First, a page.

Music And Performance Analysis

865 Words 4 Pages
The effects of music on brain activity has been studied numerous times. Music has been shown to influence performance on various cognitive and motor tasks. Depending on the task, music can help or hinder a persons performance. In addition to influencing task performance, it has been suggested that listening to music activates the motor regions of the brain (Chen, Penhune, & Zatorre, 2008; Zatorre, Chen, & Penhune, 2007). Simply having music training has lead to different effects on brain activity and task performance when compared to those without music training. Therefore, this study aims to examine the effects of in-game music on performance outcomes while completing a tapping task. It has long been established that listening to music …show more content…
Researchers found that completing various tasks while listening to music can either be detrimental to performance or that performance can be facilitated (Dalton & Behm, 2007). It was found that the type of task being performed determines the effect that music has on the outcome. Specifically, music is found to facilitate performance on tasks that require attention and concentration, while music during comprehension and recall tasks hinder performance (Cassidy & MacDonald, 2007; Dalton & Behm, 2007). This is thought to be because stimulating music causes an increase in motivation, arousal and perception of energy (Dalton & Behm, 2007). Therefore, the type of task being performed is found to strongly influence if music will help or hinder the performance. Lastly, the tempo of music also has an effect on task performance. A faster tempo causes an increase in the speed at which the task is completed but also increases the number of mistakes made during the task (Dalton & Behm, 2007). It has been suggested that an optimal tempo for task performance is one that is comfortable or moderate (Cassidy & MacDonald, 2007; Dalton & Behm, …show more content…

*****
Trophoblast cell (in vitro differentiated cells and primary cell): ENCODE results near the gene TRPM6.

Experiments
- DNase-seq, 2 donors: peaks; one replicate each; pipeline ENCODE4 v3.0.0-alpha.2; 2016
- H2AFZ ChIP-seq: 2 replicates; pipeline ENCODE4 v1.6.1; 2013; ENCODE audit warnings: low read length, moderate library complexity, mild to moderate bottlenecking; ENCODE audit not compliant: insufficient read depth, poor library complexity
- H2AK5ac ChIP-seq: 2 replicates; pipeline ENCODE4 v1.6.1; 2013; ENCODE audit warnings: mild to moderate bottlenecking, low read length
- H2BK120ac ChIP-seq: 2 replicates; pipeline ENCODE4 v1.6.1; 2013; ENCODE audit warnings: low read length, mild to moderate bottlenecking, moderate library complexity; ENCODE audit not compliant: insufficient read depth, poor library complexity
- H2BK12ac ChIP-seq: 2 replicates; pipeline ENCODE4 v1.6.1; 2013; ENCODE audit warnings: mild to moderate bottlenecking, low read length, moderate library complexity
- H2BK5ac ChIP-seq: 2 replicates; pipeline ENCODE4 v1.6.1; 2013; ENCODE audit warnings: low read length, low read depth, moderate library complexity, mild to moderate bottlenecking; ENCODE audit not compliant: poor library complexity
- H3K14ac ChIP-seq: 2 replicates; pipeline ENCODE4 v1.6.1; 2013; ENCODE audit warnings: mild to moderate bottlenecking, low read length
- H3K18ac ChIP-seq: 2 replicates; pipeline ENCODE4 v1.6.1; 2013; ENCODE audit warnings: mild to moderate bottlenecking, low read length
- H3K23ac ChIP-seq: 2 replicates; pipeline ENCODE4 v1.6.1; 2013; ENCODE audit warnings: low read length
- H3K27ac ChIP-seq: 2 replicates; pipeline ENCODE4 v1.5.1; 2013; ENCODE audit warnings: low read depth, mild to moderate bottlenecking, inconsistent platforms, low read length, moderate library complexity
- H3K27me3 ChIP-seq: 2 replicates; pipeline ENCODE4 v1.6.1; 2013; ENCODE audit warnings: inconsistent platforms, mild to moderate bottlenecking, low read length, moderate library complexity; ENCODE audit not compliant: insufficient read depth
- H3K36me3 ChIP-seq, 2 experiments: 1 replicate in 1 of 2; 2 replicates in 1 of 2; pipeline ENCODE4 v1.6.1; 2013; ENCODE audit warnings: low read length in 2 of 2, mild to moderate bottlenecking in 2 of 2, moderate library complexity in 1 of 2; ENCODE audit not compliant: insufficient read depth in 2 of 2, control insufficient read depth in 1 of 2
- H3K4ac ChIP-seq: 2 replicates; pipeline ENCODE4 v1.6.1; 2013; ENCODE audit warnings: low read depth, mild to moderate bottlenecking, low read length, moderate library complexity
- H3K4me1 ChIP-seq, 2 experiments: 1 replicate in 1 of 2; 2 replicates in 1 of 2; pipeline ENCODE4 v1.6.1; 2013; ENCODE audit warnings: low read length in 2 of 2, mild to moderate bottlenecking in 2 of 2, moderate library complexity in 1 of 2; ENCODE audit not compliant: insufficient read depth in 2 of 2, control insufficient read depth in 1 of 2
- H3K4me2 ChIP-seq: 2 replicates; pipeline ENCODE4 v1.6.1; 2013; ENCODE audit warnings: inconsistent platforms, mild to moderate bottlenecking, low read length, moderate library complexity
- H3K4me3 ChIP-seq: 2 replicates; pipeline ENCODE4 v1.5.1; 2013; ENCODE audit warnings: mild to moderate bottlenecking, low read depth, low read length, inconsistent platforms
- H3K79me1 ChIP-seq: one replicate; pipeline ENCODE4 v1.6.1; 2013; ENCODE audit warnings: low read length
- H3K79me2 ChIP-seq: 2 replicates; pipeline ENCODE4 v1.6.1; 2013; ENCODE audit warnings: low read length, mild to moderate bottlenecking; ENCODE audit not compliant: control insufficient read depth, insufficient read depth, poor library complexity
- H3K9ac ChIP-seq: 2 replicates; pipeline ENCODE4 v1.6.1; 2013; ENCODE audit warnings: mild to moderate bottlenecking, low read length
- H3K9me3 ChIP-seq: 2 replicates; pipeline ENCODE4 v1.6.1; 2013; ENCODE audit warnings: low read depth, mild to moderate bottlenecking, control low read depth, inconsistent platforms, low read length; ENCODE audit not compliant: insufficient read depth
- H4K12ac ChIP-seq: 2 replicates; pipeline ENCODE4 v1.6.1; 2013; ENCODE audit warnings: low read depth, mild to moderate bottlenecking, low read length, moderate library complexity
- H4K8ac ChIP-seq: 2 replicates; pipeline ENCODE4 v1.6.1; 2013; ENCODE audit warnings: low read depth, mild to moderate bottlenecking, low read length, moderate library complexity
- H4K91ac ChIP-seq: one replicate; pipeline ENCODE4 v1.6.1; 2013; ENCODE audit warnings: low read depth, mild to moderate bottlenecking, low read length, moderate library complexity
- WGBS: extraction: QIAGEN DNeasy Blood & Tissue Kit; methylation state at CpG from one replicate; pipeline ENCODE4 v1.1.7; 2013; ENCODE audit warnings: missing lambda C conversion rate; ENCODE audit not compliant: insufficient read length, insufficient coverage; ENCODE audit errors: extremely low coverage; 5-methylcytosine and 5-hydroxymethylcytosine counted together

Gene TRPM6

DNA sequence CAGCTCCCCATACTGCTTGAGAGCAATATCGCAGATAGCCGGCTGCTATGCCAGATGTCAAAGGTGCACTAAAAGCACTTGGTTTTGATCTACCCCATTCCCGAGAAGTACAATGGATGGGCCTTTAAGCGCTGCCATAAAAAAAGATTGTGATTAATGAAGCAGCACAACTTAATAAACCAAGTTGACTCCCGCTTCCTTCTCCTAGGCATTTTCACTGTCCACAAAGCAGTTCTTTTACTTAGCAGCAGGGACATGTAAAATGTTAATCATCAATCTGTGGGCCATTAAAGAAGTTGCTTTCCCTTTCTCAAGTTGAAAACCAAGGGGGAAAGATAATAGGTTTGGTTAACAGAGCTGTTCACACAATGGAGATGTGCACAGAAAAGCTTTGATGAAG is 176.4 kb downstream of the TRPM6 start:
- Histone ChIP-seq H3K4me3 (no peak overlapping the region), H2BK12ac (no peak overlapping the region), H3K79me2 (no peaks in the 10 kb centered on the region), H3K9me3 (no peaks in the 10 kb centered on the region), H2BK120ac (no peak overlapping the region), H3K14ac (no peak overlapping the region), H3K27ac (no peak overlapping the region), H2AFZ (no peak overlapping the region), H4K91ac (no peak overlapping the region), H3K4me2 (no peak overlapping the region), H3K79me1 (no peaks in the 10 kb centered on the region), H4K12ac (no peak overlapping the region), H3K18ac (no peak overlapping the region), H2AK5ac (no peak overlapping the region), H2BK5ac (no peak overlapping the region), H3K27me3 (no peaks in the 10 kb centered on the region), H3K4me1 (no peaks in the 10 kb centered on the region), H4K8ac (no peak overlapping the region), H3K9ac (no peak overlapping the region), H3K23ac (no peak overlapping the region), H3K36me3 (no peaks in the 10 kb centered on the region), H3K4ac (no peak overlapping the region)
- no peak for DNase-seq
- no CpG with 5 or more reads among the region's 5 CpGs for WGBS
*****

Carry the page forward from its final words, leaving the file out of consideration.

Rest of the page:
Musicians have been found to have better timing on repetitive tapping tasks when compared to non-musicians (Franěk, Mates, Radil, Beck, & Pöppel, 1991). Another study found that the amount of music training influenced performance outcomes on synchronization tasks (Repp, 2010) Professional musicians outperformed both novice musicians and non-musicians, while novice musicians performed better than non-musicians on various synchronization tasks (Repp, 2010). Overall, musicians were found to have smaller negative asynchronies, tapped with lower variability and showed greater sensitivity to timing changes than non-musicians (Repp, 2010). This could be due to the fact that perceptual and motor accuracy is generally superior in musically trained individuals than in non-musicians (Franěk et al.,

Related Documents